You may or may not remember Jay Norvell's Twitter snafu back in February of this year, but according to a report from the Associated Press Wednesday evening he narrowly avoided a one game suspension. On the chance you don't remember what happened, we'll give you the Cliffs Notes version.
Norvell, via his Twitter account, contacted several recruits through the social media site expressing his and OU's interest in potentially offering them a scholarship. He did so mistakenly under the impression he had done so privately via Twitter's 'direct message' feature. He didn't. Which meant the public had access to what the NCAA deems a "written offers of financial aid to juniors, which was prior to the permissible date in which an institution can provide written offers of aid to prospects."
More from the AP's report:
Norvell immediately reported the violation and "further indicated that he understood 'written offer' to be offers made through traditional general correspondence" pursuant to NCAA rules, the OU letter said. "Norvell did not realize that something as impersonal as a direct message could or would be considered a written offer of financial aid pursuant to NCAA rule."
OU also said Norvell sent a letter to the six prospects, telling them he had violated an NCAA rule and rescinding the offer, although he said in those letters that Oklahoma still would recruit them. The university required Norvell to attend a 2012 NCAA rules seminar and banned the football staff from sending general correspondence and electronic correspondence for two weeks to the six prospects.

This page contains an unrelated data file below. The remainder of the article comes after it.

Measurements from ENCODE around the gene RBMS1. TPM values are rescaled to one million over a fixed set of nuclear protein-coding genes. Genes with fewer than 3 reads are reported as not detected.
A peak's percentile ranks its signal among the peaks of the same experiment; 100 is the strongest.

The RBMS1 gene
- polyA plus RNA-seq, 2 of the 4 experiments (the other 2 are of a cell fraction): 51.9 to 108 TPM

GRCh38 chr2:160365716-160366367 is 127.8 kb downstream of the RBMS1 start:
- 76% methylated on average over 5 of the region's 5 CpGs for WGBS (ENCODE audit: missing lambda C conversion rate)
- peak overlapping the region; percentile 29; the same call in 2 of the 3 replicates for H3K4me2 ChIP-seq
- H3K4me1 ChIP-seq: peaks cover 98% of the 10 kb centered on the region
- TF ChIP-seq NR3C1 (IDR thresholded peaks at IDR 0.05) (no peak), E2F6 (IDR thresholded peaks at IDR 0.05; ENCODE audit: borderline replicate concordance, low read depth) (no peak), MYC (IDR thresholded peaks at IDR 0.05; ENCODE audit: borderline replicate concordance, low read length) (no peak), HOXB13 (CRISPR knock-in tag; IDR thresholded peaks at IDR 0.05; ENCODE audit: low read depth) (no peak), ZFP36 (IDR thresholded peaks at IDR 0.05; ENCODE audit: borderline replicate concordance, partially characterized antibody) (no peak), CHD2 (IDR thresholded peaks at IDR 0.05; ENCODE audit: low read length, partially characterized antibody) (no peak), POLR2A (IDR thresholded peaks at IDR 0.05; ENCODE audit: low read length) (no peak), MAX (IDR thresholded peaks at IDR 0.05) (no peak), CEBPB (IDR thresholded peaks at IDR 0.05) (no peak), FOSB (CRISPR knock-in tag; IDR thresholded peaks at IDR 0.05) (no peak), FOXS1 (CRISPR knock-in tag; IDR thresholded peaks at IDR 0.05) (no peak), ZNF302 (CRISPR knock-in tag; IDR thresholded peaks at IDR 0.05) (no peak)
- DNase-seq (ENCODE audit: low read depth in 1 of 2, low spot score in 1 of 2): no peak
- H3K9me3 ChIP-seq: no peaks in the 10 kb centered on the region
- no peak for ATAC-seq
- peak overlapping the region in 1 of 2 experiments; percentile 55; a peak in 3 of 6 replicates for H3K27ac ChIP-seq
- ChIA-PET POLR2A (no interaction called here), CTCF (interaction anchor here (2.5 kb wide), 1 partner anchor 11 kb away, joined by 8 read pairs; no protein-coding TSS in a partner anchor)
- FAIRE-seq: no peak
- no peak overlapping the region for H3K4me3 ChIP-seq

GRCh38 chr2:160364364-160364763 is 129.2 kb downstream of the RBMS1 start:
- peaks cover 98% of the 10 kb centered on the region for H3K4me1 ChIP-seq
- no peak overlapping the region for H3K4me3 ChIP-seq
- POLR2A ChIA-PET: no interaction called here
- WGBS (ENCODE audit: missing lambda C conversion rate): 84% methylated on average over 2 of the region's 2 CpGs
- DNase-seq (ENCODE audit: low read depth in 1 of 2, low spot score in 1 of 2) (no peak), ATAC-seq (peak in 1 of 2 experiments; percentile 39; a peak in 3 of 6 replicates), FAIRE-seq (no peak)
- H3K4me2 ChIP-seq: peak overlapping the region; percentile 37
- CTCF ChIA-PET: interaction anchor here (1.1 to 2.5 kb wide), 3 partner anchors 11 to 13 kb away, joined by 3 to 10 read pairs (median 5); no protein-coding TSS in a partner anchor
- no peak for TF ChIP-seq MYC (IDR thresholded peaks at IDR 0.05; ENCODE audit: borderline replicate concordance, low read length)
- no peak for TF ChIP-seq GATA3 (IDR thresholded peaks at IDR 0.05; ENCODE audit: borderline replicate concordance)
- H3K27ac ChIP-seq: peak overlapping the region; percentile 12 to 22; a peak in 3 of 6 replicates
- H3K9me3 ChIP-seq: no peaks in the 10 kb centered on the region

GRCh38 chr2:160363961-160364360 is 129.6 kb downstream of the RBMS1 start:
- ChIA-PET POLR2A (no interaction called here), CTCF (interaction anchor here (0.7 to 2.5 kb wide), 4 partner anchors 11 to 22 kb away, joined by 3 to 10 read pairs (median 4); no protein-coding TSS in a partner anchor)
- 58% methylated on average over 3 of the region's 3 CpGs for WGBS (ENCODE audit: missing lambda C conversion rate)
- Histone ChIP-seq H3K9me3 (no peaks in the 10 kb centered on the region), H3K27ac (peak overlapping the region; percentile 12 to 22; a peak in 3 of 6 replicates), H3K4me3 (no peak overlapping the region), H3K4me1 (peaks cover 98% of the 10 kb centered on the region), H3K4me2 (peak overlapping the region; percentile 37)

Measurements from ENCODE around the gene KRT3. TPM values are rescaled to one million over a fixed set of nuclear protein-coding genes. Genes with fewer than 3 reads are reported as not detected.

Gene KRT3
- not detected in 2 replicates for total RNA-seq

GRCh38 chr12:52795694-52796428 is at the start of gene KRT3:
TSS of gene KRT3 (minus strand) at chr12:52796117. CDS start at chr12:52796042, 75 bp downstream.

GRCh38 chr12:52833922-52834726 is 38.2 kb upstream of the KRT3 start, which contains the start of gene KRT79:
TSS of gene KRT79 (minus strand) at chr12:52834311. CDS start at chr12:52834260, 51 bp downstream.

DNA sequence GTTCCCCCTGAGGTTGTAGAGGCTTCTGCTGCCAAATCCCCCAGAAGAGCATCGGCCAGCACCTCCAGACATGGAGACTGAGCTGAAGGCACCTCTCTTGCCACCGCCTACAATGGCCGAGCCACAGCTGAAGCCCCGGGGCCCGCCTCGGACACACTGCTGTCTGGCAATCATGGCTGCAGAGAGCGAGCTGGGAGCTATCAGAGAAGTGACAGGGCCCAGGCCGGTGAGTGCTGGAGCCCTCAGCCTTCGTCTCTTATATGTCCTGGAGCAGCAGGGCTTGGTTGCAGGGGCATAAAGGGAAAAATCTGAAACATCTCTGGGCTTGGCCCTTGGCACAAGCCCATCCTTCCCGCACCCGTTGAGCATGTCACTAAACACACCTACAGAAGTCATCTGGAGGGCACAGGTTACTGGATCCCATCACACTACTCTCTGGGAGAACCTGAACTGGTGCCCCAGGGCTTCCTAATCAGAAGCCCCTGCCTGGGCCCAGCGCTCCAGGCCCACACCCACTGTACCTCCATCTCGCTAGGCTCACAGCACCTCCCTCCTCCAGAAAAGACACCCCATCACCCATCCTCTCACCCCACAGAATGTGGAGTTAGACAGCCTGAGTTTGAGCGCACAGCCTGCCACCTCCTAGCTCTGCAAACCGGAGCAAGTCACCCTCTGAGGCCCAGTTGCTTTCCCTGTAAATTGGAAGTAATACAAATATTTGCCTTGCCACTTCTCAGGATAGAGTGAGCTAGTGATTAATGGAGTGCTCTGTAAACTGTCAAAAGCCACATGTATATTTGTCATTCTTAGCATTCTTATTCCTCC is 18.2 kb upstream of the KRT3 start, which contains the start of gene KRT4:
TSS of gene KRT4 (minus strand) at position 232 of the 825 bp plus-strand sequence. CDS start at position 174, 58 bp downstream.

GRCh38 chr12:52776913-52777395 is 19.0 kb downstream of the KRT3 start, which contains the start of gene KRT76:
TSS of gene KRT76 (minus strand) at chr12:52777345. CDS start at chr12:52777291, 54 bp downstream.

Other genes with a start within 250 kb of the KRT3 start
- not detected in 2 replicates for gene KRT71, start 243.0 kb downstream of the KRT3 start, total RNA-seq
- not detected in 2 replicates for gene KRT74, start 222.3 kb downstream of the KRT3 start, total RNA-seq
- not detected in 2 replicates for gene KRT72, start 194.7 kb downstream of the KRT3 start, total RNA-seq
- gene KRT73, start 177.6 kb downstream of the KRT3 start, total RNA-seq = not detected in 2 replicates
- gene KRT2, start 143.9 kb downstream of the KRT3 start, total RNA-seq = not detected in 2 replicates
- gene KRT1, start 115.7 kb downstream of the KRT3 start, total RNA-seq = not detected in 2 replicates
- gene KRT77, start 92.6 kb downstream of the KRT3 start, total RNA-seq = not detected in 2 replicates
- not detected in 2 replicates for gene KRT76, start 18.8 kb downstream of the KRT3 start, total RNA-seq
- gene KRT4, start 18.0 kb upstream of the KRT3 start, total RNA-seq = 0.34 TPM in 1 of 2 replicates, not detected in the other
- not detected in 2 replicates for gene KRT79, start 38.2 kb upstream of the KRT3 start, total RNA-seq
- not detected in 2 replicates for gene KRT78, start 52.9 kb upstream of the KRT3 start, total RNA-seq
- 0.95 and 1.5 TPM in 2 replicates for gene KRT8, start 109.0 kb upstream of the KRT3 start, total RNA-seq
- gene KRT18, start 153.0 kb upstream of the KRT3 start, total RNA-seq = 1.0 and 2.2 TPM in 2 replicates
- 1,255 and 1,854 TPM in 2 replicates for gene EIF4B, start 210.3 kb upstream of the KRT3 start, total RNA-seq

The university said it also provided specific rules education to its entire football staff pertaining to written offers of financial aid, electronic correspondence and the use of social media during the recruiting process.
Also per the AP's report, the university filed an appeal on Norvell's behalf in October citing similar cases at a number of other schools where in suspensions were not handed down. The NCAA provided no reason as to their decision not to enforce the suspension other than that they had reevaluated the case and set aside the initial decision.
All of which begs the question, how many other coaches have likely made similar offers to the ones Norvell did, via a similar method, only to not make the mistake of doing so publicly? Even in an uneducated guess, one would assume any number of coaches have done something very similar. That said, it was still a mistake on Norvell's part and one he apparently almost paid for in the form of a suspension.
You gotta love technology, right?